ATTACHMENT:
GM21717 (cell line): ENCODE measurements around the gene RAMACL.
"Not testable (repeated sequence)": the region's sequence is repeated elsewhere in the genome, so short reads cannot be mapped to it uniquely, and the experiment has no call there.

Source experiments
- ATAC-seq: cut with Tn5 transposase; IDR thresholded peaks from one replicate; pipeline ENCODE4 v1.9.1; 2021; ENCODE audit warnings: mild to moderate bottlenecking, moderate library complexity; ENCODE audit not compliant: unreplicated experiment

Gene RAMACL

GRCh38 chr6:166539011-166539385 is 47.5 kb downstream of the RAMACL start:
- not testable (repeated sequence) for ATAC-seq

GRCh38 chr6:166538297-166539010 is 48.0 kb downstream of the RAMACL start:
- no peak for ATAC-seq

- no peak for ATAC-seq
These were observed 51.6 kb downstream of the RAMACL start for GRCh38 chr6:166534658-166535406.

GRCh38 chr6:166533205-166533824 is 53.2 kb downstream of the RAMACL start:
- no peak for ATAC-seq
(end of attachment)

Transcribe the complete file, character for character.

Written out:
GM21717 (cell line): ENCODE measurements around the gene RAMACL.
"Not testable (repeated sequence)": the region's sequence is repeated elsewhere in the genome, so short reads cannot be mapped to it uniquely, and the experiment has no call there.

Source experiments
- ATAC-seq: cut with Tn5 transposase; IDR thresholded peaks from one replicate; pipeline ENCODE4 v1.9.1; 2021; ENCODE audit warnings: mild to moderate bottlenecking, moderate library complexity; ENCODE audit not compliant: unreplicated experiment

Gene RAMACL

GRCh38 chr6:166539011-166539385 is 47.5 kb downstream of the RAMACL start:
- not testable (repeated sequence) for ATAC-seq

GRCh38 chr6:166538297-166539010 is 48.0 kb downstream of the RAMACL start:
- no peak for ATAC-seq

- no peak for ATAC-seq
These were observed 51.6 kb downstream of the RAMACL start for GRCh38 chr6:166534658-166535406.

GRCh38 chr6:166533205-166533824 is 53.2 kb downstream of the RAMACL start:
- no peak for ATAC-seq